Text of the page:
A national privacy statute would also advance other U.S. interests. Among other things, with a coherent data protection regime in place that addresses principles—not nationalities—there would be less need to resort to exceptional presidential authorities for one-off bans or divestment orders regarding individual Chinese technology companies. The United States for years has complained about the fact that American tech platforms such as Google, Facebook, YouTube, Twitter, and WhatsApp are prohibited in China. Longstanding arguments against China’s arbitrary application of “national security” policies to disadvantage U.S. firms are undercut by the perception that the United States is emulating the Chinese approach in targeting Chinese social media platforms TikTok and WeChat. A federal data protection regime would place the United States on stronger footing to address concerns posed by Chinese companies without opening up Washington to charges of hypocrisy.
And where principles-based privacy and consumer protection laws fail to address specific risks, the Committee on Foreign Investment in the United States (CFIUS) can provide an effective, tailored mechanism to safeguard national security while restoring confidence in the United States’ open economic system.
A federal privacy law isn’t enough
Despite the benefits outlined above, it is important to acknowledge what privacy law cannot do on its own and why privacy legislation should be just one aspect of a broader suite of policies to promote data security and technological interoperability.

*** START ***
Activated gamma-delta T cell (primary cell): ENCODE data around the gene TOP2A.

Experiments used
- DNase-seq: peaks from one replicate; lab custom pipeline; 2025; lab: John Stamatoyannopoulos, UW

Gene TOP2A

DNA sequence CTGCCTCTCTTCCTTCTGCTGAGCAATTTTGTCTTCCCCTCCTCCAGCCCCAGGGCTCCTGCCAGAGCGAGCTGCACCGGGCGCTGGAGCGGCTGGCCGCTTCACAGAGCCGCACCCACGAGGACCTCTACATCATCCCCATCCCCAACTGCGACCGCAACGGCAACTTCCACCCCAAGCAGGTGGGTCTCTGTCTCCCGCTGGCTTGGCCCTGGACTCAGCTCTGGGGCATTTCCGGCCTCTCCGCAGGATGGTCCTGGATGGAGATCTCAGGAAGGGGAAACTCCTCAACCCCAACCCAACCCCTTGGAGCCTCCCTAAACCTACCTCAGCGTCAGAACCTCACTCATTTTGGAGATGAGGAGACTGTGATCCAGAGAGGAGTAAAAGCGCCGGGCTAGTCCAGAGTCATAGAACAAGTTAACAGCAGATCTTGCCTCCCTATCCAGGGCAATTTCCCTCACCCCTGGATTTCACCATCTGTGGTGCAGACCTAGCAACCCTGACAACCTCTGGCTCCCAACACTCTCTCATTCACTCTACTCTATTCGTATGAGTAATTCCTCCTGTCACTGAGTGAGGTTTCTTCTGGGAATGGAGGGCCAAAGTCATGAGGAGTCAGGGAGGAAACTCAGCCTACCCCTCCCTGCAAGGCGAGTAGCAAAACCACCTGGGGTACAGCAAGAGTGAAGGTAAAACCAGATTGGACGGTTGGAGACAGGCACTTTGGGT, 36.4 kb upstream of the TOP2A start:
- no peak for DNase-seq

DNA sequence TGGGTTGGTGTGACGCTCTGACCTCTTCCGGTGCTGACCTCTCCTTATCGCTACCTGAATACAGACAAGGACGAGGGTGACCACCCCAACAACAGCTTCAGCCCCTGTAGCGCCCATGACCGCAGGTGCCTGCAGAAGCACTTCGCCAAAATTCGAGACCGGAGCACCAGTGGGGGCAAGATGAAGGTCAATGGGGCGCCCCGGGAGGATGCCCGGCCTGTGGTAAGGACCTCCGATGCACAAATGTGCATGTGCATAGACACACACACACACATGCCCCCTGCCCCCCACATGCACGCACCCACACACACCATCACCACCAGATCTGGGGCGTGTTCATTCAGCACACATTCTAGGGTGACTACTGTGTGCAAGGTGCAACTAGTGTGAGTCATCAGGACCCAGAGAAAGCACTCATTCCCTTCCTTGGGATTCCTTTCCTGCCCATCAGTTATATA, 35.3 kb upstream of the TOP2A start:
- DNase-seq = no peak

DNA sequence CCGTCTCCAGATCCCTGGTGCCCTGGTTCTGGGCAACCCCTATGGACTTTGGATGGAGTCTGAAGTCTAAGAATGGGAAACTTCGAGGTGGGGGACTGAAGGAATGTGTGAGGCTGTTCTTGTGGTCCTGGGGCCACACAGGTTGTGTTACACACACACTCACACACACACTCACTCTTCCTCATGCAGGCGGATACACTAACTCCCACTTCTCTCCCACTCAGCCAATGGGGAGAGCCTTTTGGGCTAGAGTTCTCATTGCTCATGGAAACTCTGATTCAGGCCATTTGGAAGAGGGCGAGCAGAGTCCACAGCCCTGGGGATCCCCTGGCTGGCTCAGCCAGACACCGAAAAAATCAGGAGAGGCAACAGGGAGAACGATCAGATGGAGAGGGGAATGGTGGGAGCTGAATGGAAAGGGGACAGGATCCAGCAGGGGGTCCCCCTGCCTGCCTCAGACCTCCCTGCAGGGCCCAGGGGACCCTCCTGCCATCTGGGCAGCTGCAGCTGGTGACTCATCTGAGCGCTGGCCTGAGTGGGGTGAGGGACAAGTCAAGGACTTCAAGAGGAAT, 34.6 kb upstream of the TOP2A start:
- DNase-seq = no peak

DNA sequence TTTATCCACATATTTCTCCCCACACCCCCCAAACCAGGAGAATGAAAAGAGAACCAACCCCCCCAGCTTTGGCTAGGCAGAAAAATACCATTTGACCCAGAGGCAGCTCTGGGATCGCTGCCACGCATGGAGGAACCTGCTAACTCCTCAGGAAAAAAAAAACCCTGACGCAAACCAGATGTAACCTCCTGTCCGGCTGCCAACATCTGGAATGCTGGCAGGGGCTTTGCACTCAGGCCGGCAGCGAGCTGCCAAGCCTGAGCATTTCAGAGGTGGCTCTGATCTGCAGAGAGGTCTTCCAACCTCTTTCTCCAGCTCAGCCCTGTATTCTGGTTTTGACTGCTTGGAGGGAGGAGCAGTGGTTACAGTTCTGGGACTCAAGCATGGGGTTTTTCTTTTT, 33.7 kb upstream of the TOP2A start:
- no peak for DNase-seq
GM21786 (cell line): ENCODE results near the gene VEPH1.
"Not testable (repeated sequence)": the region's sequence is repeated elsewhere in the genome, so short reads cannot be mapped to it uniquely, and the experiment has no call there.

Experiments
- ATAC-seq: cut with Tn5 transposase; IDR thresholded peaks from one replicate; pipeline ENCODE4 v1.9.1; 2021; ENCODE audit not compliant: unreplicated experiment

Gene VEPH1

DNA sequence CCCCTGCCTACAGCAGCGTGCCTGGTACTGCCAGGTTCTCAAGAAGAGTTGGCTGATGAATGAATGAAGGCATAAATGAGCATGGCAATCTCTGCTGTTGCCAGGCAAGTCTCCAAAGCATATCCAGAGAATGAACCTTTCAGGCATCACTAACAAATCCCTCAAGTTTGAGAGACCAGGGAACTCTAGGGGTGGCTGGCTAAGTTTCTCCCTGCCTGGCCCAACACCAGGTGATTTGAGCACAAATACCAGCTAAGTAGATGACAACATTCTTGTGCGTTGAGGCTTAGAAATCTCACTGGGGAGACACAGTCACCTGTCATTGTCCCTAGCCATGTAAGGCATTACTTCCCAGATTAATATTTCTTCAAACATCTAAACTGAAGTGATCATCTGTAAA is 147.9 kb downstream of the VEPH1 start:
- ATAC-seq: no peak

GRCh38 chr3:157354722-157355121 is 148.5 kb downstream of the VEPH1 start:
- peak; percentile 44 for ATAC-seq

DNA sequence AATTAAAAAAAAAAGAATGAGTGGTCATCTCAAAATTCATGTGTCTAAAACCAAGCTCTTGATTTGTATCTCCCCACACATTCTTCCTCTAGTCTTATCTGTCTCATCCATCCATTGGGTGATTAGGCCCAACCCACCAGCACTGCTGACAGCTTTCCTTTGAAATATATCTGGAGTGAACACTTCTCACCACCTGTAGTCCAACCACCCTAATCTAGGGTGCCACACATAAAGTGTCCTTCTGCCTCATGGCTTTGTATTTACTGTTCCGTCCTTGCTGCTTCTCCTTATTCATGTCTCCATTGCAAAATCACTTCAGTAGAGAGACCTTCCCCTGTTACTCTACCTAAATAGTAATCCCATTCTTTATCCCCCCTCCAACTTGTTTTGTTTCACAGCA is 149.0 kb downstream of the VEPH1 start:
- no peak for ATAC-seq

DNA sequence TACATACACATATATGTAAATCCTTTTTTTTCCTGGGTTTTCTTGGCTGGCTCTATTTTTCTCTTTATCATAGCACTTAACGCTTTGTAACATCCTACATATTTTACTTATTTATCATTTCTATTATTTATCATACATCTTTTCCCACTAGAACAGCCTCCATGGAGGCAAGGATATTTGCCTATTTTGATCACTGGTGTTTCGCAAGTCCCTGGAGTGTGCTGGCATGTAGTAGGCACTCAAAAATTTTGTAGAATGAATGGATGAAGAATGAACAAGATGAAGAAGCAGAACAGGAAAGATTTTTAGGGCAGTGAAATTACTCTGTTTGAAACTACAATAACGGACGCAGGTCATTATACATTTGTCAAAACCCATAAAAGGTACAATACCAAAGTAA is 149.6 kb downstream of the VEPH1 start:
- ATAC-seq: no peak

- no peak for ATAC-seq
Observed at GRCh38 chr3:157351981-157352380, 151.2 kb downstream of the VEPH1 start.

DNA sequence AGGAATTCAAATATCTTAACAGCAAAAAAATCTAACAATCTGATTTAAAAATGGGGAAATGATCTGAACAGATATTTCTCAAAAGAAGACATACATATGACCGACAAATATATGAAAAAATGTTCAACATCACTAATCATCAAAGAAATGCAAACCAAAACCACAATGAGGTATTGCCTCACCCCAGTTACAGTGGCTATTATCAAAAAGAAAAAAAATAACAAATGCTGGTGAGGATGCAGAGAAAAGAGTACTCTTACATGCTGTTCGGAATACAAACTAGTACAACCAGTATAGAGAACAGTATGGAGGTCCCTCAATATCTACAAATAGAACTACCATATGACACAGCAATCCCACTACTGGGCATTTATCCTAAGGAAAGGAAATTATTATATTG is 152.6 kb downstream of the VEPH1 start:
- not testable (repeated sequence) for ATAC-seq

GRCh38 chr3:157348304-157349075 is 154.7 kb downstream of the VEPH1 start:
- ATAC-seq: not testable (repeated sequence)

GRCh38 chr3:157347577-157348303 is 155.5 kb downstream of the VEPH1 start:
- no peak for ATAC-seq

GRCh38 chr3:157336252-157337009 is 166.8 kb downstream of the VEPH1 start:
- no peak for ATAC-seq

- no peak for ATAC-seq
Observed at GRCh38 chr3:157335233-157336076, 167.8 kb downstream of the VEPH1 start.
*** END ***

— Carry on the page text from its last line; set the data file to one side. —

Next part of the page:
To begin with, a privacy-focused statute will not do enough to address the cybersecurity concerns associated with safeguarding individuals’ personal data. The duties for safeguarding such data cannot be limited to the entities that collect, process, and share it. To improve data security more broadly, the United States needs to rationalize its cybersecurity liability regime. As recommended by the Cyberspace Solarium Commission, for example, the incoming Biden administration should work with Congress to pass a law “establishing that final goods assemblers of software, hardware, and firmware are liable for damages from incidents that exploit known and unpatched vulnerabilities.” Software vendors should be responsible for developing and distributing patches in a timely manner. Companies should be incentivized to disclose digital vulnerabilities and implement the basic steps needed to ensure they are regularly updating their systems. These duties of care could be accompanied by requirements for internet-of-things producers to certify the security of systems built into their products and to clarify cyber risks for consumers over the life cycle of their products.